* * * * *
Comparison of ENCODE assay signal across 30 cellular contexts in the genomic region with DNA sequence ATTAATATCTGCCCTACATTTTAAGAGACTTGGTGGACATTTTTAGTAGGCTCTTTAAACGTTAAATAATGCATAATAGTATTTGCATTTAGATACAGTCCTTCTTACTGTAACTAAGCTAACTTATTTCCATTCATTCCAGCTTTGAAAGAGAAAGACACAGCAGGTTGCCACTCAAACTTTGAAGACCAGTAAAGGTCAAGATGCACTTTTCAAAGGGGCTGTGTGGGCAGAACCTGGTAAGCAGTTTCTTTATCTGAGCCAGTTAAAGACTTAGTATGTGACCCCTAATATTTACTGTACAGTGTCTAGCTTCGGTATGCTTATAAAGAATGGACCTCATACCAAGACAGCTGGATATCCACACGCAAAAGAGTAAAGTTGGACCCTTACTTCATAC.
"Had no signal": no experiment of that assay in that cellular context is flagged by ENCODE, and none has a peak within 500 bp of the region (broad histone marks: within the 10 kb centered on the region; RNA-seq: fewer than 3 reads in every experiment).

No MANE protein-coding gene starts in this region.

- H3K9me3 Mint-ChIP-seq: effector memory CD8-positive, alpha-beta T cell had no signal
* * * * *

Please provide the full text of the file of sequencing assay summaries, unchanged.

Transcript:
Comparison of ENCODE assay signal across 30 cellular contexts in the genomic region with DNA sequence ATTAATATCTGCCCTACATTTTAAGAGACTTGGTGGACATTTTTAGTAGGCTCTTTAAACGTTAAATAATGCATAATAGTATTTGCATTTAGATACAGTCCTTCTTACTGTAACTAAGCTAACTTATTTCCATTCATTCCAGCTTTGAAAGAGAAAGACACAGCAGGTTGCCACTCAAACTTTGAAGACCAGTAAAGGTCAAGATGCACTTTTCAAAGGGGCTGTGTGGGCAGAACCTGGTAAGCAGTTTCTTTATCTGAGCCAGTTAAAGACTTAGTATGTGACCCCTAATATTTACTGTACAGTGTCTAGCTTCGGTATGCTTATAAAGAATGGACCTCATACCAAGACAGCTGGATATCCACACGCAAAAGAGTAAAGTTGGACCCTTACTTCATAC.
"Had no signal": no experiment of that assay in that cellular context is flagged by ENCODE, and none has a peak within 500 bp of the region (broad histone marks: within the 10 kb centered on the region; RNA-seq: fewer than 3 reads in every experiment).

No MANE protein-coding gene starts in this region.

- H3K9me3 Mint-ChIP-seq: effector memory CD8-positive, alpha-beta T cell had no signal